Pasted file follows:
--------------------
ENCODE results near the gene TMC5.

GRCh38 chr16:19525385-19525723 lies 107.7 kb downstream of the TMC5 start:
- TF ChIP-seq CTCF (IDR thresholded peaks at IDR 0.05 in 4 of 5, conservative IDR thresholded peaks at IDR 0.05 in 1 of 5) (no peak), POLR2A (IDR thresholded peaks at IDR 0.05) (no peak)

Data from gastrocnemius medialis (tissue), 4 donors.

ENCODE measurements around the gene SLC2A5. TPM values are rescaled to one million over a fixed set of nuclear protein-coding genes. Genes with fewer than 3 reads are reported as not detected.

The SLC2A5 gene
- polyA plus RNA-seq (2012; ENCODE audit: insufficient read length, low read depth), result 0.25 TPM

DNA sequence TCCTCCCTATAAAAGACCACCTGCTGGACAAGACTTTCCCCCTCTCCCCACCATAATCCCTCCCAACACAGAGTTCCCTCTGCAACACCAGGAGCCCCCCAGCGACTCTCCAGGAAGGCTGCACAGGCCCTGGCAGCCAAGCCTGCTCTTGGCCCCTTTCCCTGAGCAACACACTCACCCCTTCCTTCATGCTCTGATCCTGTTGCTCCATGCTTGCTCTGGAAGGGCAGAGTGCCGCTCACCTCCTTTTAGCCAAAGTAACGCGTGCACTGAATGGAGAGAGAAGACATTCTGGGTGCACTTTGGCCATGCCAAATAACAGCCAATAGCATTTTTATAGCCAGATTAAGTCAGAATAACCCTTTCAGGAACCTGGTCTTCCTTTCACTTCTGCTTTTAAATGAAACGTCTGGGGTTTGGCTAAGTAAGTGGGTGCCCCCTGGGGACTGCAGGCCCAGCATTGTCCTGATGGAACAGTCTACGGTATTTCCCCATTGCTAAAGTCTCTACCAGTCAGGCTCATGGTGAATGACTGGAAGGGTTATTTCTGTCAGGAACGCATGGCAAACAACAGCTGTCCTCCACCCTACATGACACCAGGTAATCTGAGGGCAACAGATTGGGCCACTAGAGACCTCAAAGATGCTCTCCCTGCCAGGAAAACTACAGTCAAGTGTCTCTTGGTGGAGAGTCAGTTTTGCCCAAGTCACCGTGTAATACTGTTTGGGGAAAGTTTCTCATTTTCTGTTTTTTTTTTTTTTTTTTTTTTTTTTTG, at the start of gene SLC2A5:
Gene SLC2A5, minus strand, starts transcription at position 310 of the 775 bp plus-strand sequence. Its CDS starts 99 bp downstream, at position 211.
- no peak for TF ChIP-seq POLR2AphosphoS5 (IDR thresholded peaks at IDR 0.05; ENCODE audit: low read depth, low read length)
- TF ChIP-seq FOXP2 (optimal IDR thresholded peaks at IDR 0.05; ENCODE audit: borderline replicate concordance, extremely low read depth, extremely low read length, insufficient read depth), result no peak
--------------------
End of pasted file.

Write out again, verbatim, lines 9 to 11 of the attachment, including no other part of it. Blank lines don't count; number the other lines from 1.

Gene SLC2A5, minus strand, starts transcription at position 310 of the 775 bp plus-strand sequence. Its CDS starts 99 bp downstream, at position 211.
- no peak for TF ChIP-seq POLR2AphosphoS5 (IDR thresholded peaks at IDR 0.05; ENCODE audit: low read depth, low read length)
- TF ChIP-seq FOXP2 (optimal IDR thresholded peaks at IDR 0.05; ENCODE audit: borderline replicate concordance, extremely low read depth, extremely low read length, insufficient read depth), result no peak